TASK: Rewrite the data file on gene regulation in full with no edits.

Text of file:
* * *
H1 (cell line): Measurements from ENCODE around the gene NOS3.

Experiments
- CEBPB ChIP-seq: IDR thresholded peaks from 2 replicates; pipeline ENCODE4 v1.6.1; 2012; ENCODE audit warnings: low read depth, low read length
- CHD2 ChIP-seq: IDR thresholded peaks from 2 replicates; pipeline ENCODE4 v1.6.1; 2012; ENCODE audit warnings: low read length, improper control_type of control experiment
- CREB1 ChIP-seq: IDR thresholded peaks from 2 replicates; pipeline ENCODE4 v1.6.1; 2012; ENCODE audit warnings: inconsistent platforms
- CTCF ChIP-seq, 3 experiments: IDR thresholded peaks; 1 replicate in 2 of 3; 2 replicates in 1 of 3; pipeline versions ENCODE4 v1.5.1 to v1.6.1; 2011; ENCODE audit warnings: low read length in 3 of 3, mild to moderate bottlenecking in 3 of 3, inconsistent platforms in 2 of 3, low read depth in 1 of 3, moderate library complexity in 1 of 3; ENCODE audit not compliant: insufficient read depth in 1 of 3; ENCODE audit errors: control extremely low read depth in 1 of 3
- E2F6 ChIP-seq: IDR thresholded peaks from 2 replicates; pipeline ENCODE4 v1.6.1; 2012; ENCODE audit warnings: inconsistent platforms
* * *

H1 (cell line): Measurements from ENCODE around the gene NOS3.

Experiments
- CEBPB ChIP-seq: IDR thresholded peaks from 2 replicates; pipeline ENCODE4 v1.6.1; 2012; ENCODE audit warnings: low read depth, low read length
- CHD2 ChIP-seq: IDR thresholded peaks from 2 replicates; pipeline ENCODE4 v1.6.1; 2012; ENCODE audit warnings: low read length, improper control_type of control experiment
- CREB1 ChIP-seq: IDR thresholded peaks from 2 replicates; pipeline ENCODE4 v1.6.1; 2012; ENCODE audit warnings: inconsistent platforms
- CTCF ChIP-seq, 3 experiments: IDR thresholded peaks; 1 replicate in 2 of 3; 2 replicates in 1 of 3; pipeline versions ENCODE4 v1.5.1 to v1.6.1; 2011; ENCODE audit warnings: low read length in 3 of 3, mild to moderate bottlenecking in 3 of 3, inconsistent platforms in 2 of 3, low read depth in 1 of 3, moderate library complexity in 1 of 3; ENCODE audit not compliant: insufficient read depth in 1 of 3; ENCODE audit errors: control extremely low read depth in 1 of 3
- E2F6 ChIP-seq: IDR thresholded peaks from 2 replicates; pipeline ENCODE4 v1.6.1; 2012; ENCODE audit warnings: inconsistent platforms